On the other side of the coin you have the fact that even in the best-possible scenario it is very highly-unlikely that the Switch could output visuals any better than the PS4 no matter what API it is using. There just isn’t enough hardware there on a mobile-device to do that. That is why there MUST be a Supplemental Computing Device or ability to plug in an external GPU via the USB type-C port on the dock and the tablet itself. It is interesting to note that the leaked drawing from the Foxconn employee detailed a “third” piece of hardware that could connect to either the dock or the tablet.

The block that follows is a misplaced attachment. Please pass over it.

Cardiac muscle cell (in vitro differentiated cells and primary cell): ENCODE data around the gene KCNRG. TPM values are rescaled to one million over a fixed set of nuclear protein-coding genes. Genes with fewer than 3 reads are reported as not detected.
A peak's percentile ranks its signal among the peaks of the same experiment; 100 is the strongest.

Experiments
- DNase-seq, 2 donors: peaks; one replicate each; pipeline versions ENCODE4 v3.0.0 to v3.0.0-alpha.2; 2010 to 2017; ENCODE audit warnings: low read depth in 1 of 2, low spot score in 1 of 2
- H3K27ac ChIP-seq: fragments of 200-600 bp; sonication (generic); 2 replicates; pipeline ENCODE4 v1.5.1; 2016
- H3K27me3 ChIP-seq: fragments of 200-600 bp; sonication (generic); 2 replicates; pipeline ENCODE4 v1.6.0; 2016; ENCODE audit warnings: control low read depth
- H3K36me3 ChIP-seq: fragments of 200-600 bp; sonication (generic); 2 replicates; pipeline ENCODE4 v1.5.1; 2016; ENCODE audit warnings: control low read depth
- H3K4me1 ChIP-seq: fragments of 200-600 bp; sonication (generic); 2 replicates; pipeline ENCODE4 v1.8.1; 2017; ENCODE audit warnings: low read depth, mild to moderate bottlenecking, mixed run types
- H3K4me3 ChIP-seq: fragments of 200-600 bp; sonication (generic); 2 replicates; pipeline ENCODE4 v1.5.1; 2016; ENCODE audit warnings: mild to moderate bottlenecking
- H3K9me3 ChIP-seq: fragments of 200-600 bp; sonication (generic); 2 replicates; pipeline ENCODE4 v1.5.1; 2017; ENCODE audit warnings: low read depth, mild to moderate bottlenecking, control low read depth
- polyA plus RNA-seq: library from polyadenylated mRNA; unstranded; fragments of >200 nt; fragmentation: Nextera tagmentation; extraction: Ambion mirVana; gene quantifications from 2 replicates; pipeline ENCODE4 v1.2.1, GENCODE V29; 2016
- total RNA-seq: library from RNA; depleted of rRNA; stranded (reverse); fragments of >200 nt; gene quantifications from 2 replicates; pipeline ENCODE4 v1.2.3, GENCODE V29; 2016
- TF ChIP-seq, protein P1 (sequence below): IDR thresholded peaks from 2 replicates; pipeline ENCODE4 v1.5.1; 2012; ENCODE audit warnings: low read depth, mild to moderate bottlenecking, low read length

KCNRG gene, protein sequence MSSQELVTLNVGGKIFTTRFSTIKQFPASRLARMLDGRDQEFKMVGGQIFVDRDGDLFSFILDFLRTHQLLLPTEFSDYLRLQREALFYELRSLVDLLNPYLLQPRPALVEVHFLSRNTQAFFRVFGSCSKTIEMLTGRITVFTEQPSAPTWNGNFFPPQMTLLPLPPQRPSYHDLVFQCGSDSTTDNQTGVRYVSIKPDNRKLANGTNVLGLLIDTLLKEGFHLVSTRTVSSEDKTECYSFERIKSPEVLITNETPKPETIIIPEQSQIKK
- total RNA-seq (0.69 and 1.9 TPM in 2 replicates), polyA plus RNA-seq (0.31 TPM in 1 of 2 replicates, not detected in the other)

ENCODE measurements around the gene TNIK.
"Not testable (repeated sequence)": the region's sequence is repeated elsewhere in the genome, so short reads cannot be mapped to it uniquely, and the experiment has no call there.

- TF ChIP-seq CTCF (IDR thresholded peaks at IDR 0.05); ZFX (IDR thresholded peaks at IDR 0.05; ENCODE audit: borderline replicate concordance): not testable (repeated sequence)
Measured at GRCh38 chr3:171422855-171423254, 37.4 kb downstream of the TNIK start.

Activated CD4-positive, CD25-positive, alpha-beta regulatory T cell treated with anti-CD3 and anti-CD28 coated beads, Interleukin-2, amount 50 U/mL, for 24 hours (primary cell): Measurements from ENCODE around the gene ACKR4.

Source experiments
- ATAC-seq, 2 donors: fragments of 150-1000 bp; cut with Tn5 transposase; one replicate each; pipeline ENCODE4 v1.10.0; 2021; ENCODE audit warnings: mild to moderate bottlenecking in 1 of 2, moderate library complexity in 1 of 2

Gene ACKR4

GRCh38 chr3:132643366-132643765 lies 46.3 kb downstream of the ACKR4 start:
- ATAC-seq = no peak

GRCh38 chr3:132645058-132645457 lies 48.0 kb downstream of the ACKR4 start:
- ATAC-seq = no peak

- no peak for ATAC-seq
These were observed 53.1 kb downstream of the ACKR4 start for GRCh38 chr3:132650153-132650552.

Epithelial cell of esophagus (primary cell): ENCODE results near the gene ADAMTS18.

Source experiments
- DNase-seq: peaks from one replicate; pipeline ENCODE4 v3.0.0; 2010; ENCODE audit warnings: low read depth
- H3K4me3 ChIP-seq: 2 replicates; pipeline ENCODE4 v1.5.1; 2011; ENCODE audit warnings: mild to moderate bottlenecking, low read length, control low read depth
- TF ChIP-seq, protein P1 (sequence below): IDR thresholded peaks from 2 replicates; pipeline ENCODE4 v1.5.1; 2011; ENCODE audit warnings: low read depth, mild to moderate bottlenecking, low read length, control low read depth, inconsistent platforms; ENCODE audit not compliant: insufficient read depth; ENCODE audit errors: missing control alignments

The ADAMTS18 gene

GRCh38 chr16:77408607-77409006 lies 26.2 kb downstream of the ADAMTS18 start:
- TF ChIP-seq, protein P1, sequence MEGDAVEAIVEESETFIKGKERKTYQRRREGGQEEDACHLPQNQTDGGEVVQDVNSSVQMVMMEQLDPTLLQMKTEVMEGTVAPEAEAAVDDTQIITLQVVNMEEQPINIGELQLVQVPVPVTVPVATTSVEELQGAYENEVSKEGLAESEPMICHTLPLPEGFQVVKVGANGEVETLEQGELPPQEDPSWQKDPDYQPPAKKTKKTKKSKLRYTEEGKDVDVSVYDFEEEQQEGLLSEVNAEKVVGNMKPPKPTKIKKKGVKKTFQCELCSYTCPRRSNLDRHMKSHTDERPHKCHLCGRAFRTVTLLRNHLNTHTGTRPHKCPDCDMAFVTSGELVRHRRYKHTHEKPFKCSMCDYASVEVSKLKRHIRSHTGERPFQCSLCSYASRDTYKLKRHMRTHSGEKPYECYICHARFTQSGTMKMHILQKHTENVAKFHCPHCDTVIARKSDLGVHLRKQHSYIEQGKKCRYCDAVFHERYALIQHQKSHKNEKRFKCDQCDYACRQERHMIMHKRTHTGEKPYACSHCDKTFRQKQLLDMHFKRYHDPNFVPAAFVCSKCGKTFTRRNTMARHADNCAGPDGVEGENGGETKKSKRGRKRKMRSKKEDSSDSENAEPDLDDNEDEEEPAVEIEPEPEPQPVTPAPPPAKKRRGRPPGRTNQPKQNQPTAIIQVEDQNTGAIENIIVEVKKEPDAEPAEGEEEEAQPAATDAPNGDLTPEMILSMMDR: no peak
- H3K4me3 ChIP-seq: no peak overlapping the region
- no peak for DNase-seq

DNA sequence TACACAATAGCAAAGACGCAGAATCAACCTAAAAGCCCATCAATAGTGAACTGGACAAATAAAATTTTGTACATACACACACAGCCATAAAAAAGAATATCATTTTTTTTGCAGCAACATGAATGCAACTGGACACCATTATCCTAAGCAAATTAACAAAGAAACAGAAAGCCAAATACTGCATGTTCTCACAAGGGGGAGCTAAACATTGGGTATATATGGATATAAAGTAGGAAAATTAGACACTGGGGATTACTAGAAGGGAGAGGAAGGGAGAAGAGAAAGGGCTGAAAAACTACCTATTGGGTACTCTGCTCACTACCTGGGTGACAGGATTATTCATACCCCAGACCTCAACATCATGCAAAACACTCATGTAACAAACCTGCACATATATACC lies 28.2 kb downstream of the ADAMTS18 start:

…..I’m just sayin’. You know? I guess we’ll find out on January 12th, or at least I HOPE we will find out. Now let’s say that the Switch can output visuals on-par with the PS4. Some Nintendo fans would say, “What’s wrong with that?” Well for right now and the short-term, nothing is wrong with that. However if this is ALL the Nintendo Switch is and there is no upgrade-ability at all, EVERYTHING is wrong with that. We already know that the PS4 Pro is far more powerful than any possible specs that can be produced using the Tegra architecture. While the Switch will be OpenGL, DirectX 12, and Vulkan API compatible, so will all the other consoles as well. So it is a lateral-move. Nothing is gained or lost there. Microsoft’s Project Scorpio most definitely will be more powerful than the Switch. We don’t know what CPU will be inside Scorpio, but the GPU stomps all over the Tegra architecture. Then you will eventually have the PlayStation 5 and you know Sony is not going to be out done by Microsoft.